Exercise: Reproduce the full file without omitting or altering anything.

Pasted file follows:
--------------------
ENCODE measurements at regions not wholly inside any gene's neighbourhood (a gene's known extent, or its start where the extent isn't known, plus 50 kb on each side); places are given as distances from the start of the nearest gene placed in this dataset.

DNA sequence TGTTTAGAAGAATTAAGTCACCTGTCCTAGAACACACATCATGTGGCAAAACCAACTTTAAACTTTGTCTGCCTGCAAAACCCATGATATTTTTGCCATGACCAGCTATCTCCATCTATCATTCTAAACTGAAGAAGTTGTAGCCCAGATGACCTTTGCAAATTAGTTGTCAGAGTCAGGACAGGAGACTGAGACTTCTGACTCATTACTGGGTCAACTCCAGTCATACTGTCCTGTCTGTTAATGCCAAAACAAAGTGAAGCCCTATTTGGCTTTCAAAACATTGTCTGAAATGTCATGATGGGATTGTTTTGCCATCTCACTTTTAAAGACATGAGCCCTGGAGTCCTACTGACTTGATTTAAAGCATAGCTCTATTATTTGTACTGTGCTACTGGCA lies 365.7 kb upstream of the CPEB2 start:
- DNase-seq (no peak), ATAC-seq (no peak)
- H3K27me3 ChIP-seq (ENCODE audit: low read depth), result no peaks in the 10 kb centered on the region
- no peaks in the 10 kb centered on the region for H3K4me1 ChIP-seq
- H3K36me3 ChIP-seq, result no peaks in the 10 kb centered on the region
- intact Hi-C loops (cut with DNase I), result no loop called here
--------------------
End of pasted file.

ENCODE measurements at regions not wholly inside any gene's neighbourhood (a gene's known extent, or its start where the extent isn't known, plus 50 kb on each side); places are given as distances from the start of the nearest gene placed in this dataset.

DNA sequence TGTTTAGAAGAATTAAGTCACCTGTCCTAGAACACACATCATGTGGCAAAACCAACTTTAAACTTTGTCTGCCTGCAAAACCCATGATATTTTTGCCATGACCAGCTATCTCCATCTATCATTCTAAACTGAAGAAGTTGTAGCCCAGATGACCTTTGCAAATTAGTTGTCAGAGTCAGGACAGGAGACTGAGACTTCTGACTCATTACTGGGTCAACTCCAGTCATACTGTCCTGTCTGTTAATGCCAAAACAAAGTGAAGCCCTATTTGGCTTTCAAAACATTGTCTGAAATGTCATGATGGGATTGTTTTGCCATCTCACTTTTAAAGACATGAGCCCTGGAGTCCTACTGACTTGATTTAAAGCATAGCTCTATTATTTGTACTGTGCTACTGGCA lies 365.7 kb upstream of the CPEB2 start:
- DNase-seq (no peak), ATAC-seq (no peak)
- H3K27me3 ChIP-seq (ENCODE audit: low read depth), result no peaks in the 10 kb centered on the region
- no peaks in the 10 kb centered on the region for H3K4me1 ChIP-seq
- H3K36me3 ChIP-seq, result no peaks in the 10 kb centered on the region
- intact Hi-C loops (cut with DNase I), result no loop called here